Learning python3

Photo by Hitesh Choudhary on Unsplash

I started learning python back in 2017 and since then I am still learning it and using it and almost everyday I write some python code. Python is an interpreter based language, you can write the code directly in the interpreter or in a separate file(extension is .py) and run it.

Using the interpreter

Fire up your terminal and type python3. And you will see something like this below code snippet.

$ python3
Python 3.6.8 (default, Jan 14 2019, 11:02:34) 
[GCC 8.0.1 20180414 (experimental) [trunk revision 259383]] on linux
Type "help", "copyright", "credits" or "license" for more information.
>>> 

Now we are going to print “Hello World!” using the interpreter.

>>> print("Hello World!")
Hello World!

Using a source file

Create a file called helloWorld.py and enter the following text:

print("Hello World!")

We can run this file by python3 command.

$ python3 helloWorld.py 
Hello World!

Whitespaces and indentation

Language like c/c++ use pair of curly brackets to divide different identifiers. In the python it uses indentation for that. The whitespaces at the beginning of the line is known as indentation. If you give wrong whitespaces then it will give you errors. Python use 4 whitespaces for a single indentation. Below there is an example.

>>> a = "Aniruddha"
>>>  b = "Basak"
  File "<stdin>", line 1
    b = "Basak"
    ^
IndentationError: unexpected indent

Comments

Comment is a line in python that will start with # and the interpreter of python will just ignores the lines. You can write anything here to describe your code.

>>> # This is a comment
>>> # The next line will multiply two numbers
>>> a = 12 * 34
>>> print(a) # Printing the value of a

If your description is long then it is recommended that you use multiline comments. There is two options for that.

# This is option 1
# Multiline comment
"""
This is option 2
Multiline comment
"""

Modules

The reason why python is loved by so many people is it gives so many modules to work on almost everything you can imagine. Basically modules are python files that contains different functions classes and variable that you can reuse.

>>> import os
>>> print(os.name)
posix

Keywords and Identifiers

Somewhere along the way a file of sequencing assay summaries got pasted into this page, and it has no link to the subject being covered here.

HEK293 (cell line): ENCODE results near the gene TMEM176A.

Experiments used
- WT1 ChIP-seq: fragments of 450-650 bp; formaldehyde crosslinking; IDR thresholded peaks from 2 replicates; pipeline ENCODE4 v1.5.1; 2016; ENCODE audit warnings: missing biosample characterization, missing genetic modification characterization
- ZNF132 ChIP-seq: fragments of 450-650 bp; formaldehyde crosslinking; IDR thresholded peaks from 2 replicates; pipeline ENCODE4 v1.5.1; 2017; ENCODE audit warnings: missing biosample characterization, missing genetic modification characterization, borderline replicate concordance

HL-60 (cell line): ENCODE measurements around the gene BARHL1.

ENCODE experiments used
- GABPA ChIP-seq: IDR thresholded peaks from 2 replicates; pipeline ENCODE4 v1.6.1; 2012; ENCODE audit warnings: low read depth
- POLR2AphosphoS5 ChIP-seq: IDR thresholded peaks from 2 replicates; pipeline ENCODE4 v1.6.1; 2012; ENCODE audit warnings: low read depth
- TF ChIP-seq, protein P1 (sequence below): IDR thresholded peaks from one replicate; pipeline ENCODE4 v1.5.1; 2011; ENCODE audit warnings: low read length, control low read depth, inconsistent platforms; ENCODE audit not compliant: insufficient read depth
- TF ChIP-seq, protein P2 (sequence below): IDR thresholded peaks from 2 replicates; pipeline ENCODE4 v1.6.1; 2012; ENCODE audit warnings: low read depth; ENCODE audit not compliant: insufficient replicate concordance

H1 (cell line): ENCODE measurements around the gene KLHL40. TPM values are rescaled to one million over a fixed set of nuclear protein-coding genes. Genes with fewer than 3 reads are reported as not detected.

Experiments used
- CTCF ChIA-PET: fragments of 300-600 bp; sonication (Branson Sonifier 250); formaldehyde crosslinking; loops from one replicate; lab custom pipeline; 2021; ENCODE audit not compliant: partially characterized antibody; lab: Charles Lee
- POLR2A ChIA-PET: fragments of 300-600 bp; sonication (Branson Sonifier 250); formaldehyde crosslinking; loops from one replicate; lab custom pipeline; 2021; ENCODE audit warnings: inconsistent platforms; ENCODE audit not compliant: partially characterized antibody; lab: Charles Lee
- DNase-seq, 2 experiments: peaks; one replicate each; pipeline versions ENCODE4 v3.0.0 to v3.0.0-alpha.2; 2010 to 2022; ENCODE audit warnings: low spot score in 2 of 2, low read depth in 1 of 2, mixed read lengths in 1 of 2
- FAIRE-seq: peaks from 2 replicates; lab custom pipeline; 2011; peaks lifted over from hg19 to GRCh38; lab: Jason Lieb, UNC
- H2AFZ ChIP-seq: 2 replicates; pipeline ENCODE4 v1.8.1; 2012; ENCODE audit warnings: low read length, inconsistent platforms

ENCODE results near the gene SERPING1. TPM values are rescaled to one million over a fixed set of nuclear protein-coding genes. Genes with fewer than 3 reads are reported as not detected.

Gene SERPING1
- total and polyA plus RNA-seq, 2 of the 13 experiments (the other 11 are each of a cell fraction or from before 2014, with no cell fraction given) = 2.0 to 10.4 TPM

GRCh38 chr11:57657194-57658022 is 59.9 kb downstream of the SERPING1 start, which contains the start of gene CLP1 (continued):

Below the following identifiers are main keywords of python. They must exactly types as it is.

False      class      finally    is         return
None       continue   for        lambda     try
True       def        from       nonlocal   while
and        del        global     not        with
as         elif       if         or         yield
assert     else       import     pass
break      except     in         raise

Variables and Datatypes

In python we don’t specify the type of the variable while declaring it.If we declare a = 1 then a will become an integer type and if we define b = "Hii" then b will become an string type variable.

>>> a = "Hi "
>>> b = "how you doing?"
>>> a + b
'Hi how you doing?'

Taking input from keyboard

We can take input from users while executing the program. We can use the input() function given by python for this. Let’s see an example of taking input from user.

number = int(input("Enter number: "))
print(number)

Here is the result –

$ python3 input.py 
Enter number: 25
25

Operators and Expressions

Python language supports the following types of operators.

  • Arithmetic Operators
  • Comparison (Relational) Operators
  • Assignment Operators
  • Logical Operators
  • Bitwise Operators
  • Membership Operators
  • Identity Operators

Arithmetic operator:

It is used to perform common mathematical operations.

>>> a = 2
>>> b = 4
>>> a + b
6
>>> a - b
-2
>>> a * b
8
>>> a / b
0.5
>>> a % b
2
>>> a ** b
16
>>> a // b
0

Comparison operator:

It is used for comparing two values and returns either True or False.

>>> a = 2
>>> b = 4
>>> a == b
False
>>> a != b
True
>>> a > b
False
>>> a < b
True
>>> a >= b
False
>>> a <= b
True

Assignment operator:

This operator is used to assign values to some variable.

>>> x = 5
>>> x += 5
>>> x -= 5
>>> x *= 5
>>> x /= 5

Logical operators:

Logical operators are the and, or, not operators.

>>> x = True
>>> y = False
>>> print('x and y is ', x and y)
x and y is  False
>>> print('x or y is', x or y)
x or y is True
>>> print('not x is', not x)
not x is False

Bitwise operators:

Bitwise operator works on bits and performs bit by bit operation. Assume if a = 60 and b = 13. Now in binary format they will be as follows –

>>> a = 60
>>> b = 30
>>> a & b
28
>>> a | b
62
>>> a ^ b
34
>>> ~a
-61
>>> a >> 2
15
>>> a << 2
240

Membership Operators:

Python’s membership operators test for membership in a sequence, such as strings, lists, or tuples. There are two membership operators as explained below −

a = 'Hello World'
print('H' in a)

Identity Operator:

Identity operators compare the memory locations of two objects. There are two Identity operators explained below −

>>> a = 5
>>> b = 5
>>> c = 10
>>> print(a is not b)
False
>>> print(a is b)
True
>>> print(a is c)
False

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